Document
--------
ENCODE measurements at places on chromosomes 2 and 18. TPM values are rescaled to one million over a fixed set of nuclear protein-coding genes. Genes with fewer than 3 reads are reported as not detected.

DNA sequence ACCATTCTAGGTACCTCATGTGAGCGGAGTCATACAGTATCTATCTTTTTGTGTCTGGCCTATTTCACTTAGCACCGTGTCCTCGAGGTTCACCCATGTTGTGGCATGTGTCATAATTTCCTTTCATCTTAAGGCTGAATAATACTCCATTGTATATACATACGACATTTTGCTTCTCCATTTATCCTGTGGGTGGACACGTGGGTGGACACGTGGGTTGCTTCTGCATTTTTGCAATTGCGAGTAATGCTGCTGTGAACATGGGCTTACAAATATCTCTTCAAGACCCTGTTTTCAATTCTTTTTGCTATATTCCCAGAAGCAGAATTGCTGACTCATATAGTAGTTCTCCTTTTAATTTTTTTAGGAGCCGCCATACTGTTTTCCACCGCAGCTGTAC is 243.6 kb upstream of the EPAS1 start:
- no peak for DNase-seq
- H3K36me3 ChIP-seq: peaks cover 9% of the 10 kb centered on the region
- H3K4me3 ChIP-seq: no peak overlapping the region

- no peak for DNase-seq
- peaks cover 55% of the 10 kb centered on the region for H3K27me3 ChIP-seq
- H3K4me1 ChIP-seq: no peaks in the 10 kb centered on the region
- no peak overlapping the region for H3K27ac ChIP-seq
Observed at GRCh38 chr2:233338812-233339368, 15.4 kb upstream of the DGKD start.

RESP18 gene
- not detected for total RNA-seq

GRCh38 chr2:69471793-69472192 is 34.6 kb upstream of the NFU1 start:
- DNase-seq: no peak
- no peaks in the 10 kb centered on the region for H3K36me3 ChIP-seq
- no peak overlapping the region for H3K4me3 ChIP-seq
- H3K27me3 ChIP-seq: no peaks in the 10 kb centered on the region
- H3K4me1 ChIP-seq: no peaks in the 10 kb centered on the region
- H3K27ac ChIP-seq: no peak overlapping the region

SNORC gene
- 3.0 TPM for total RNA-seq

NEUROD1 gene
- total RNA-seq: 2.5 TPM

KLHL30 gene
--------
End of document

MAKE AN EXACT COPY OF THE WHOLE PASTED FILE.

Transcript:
ENCODE measurements at places on chromosomes 2 and 18. TPM values are rescaled to one million over a fixed set of nuclear protein-coding genes. Genes with fewer than 3 reads are reported as not detected.

DNA sequence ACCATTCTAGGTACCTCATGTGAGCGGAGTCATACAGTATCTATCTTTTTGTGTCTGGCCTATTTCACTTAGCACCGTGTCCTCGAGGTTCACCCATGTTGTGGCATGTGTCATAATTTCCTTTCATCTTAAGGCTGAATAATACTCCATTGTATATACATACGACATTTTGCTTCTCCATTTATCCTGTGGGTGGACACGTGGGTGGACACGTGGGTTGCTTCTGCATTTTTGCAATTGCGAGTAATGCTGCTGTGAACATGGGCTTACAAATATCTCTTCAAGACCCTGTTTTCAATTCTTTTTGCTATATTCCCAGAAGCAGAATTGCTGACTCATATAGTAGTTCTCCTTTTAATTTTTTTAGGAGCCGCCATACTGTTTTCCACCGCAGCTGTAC is 243.6 kb upstream of the EPAS1 start:
- no peak for DNase-seq
- H3K36me3 ChIP-seq: peaks cover 9% of the 10 kb centered on the region
- H3K4me3 ChIP-seq: no peak overlapping the region

- no peak for DNase-seq
- peaks cover 55% of the 10 kb centered on the region for H3K27me3 ChIP-seq
- H3K4me1 ChIP-seq: no peaks in the 10 kb centered on the region
- no peak overlapping the region for H3K27ac ChIP-seq
Observed at GRCh38 chr2:233338812-233339368, 15.4 kb upstream of the DGKD start.

RESP18 gene
- not detected for total RNA-seq

GRCh38 chr2:69471793-69472192 is 34.6 kb upstream of the NFU1 start:
- DNase-seq: no peak
- no peaks in the 10 kb centered on the region for H3K36me3 ChIP-seq
- no peak overlapping the region for H3K4me3 ChIP-seq
- H3K27me3 ChIP-seq: no peaks in the 10 kb centered on the region
- H3K4me1 ChIP-seq: no peaks in the 10 kb centered on the region
- H3K27ac ChIP-seq: no peak overlapping the region

SNORC gene
- 3.0 TPM for total RNA-seq

NEUROD1 gene
- total RNA-seq: 2.5 TPM

KLHL30 gene